Manarola is a small town, a frazione of the comune of Riomaggiore, in the province of La Spezia, Liguria, northern Italy. It is the second-smallest of the famous Cinque Terre towns frequented by tourists, with a population of 353.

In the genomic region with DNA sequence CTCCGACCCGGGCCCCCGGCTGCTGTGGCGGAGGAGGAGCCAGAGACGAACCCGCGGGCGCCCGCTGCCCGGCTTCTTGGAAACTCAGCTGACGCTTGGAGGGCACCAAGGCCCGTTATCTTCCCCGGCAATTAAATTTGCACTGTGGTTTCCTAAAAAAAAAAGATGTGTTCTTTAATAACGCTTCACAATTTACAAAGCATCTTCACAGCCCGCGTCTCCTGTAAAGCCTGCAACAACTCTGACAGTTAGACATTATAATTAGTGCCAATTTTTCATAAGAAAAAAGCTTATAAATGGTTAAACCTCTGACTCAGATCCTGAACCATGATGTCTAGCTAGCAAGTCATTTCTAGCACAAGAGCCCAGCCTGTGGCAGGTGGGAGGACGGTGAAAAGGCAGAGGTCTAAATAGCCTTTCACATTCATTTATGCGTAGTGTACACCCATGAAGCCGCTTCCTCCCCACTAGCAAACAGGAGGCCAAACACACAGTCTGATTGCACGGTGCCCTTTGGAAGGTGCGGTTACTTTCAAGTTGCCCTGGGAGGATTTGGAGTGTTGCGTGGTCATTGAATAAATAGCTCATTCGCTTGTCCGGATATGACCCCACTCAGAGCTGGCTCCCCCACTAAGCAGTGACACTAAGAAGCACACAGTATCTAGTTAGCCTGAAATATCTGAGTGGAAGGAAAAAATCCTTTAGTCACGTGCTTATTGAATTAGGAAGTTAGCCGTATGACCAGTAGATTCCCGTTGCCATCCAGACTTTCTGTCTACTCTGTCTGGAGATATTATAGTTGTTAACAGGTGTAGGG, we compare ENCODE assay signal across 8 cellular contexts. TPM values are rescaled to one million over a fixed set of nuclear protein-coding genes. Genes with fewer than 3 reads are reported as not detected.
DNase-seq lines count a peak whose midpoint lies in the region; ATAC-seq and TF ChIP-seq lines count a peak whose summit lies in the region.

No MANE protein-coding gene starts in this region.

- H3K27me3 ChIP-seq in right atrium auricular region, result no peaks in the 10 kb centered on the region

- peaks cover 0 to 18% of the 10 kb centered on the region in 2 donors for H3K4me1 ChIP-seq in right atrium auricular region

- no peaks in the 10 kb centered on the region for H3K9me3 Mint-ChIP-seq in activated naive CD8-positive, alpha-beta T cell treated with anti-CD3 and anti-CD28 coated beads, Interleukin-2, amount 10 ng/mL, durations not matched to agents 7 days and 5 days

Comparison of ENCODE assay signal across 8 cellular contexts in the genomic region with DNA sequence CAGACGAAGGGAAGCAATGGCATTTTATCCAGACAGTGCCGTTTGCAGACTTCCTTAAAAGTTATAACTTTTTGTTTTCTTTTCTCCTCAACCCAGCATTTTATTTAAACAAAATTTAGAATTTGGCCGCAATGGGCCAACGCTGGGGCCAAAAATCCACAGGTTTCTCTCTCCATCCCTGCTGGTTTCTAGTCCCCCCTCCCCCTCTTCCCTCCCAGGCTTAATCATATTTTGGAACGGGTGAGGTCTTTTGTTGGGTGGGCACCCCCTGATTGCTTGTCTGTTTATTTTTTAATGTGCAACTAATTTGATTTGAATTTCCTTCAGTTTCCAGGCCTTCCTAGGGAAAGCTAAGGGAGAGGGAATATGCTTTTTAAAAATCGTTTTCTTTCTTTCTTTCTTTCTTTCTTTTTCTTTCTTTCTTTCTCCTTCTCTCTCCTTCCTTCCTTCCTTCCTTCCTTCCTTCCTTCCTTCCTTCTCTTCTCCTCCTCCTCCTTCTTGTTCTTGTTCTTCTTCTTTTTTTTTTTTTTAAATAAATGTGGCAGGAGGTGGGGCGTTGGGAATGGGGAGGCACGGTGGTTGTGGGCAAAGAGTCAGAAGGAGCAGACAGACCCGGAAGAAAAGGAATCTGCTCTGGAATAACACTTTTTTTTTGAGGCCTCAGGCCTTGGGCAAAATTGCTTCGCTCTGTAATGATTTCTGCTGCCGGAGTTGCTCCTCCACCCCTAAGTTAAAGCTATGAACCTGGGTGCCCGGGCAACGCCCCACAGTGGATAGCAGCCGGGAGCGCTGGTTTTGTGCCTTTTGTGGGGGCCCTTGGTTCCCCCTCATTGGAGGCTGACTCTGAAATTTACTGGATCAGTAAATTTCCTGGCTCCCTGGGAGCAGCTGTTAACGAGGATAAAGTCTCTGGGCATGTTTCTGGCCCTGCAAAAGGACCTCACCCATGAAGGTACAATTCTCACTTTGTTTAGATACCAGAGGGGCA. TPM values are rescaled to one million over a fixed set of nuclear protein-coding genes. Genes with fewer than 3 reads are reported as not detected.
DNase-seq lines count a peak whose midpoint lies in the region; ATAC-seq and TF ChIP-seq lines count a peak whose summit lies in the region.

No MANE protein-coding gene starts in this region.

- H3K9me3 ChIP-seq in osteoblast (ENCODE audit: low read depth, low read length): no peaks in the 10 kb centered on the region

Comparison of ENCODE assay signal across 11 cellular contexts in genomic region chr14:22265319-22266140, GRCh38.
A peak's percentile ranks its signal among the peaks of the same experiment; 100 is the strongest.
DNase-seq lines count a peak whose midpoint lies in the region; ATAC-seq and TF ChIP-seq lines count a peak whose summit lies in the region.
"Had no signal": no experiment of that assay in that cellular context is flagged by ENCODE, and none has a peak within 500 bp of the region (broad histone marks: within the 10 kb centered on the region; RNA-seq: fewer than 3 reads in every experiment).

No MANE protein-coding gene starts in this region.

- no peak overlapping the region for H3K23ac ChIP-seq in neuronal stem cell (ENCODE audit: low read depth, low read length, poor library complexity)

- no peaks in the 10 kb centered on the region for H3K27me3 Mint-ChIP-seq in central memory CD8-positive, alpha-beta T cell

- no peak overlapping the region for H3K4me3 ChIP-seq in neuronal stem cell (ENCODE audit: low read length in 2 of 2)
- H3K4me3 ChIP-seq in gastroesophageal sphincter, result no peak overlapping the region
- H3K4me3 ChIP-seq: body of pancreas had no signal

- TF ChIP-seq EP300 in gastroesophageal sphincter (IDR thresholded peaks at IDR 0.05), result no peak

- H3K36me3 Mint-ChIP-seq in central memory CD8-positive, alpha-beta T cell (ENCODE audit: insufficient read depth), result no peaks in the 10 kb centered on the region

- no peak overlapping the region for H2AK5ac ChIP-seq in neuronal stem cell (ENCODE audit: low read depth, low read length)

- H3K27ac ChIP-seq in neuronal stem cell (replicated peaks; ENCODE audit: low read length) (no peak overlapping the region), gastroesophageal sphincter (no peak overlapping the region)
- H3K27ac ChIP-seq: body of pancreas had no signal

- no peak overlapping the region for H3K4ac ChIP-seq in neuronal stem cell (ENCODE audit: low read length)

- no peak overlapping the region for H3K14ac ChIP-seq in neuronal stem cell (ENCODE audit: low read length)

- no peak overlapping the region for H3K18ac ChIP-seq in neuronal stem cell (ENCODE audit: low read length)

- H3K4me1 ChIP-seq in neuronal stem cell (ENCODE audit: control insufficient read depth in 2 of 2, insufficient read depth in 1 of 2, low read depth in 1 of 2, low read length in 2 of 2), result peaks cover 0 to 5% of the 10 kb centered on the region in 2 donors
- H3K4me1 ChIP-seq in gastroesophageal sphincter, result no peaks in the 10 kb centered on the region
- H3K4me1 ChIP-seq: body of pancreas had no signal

The origin of the village is linked to the need of the populations who lived on the Gulf of Gaeta to move to new settlements in a protected position on the surrounding hills, to defend against Saracen raids. Maranola is mentioned for the first time in 1029 and again in 1045, when it is indicated as castrum, a place fortified with walls and towers. In 1041 the existence of a “via carraria de Maranola” is also attested. Under the Caetani a new wall with three towers was then built, the only access to which was the so-called “ravellino”, demolished at the end of the 19th century. The village was placed under siege in 1347 by Nicola Caetani as part of the clashes conducted to regain Mola, Castellone and Traetto. His son, Onorato I Caetani, had a castle built there which took from him the name of “Castello Onorato”. In April 1400 it was besieged by the troops of Ladislao I of Naples. In the 15th century it had the status of a *university* and the statute states that it included the hamlets of Mamurrano, Ponzanello and Trivio in its territory. In 1414 the property was sold to Pietro Origlia, count of Caiazzo, but Cristoforo Caetani took it back by force. In 1428 it became an autonomous municipality together with a quarter of the territory of Maranola. In 1491 it was in possession of Caterina Pignatelli, in 1504 by Prospero Colonna and in 1691 it passed to the Carafa, who kept it until the abolition of feudalism in 1806.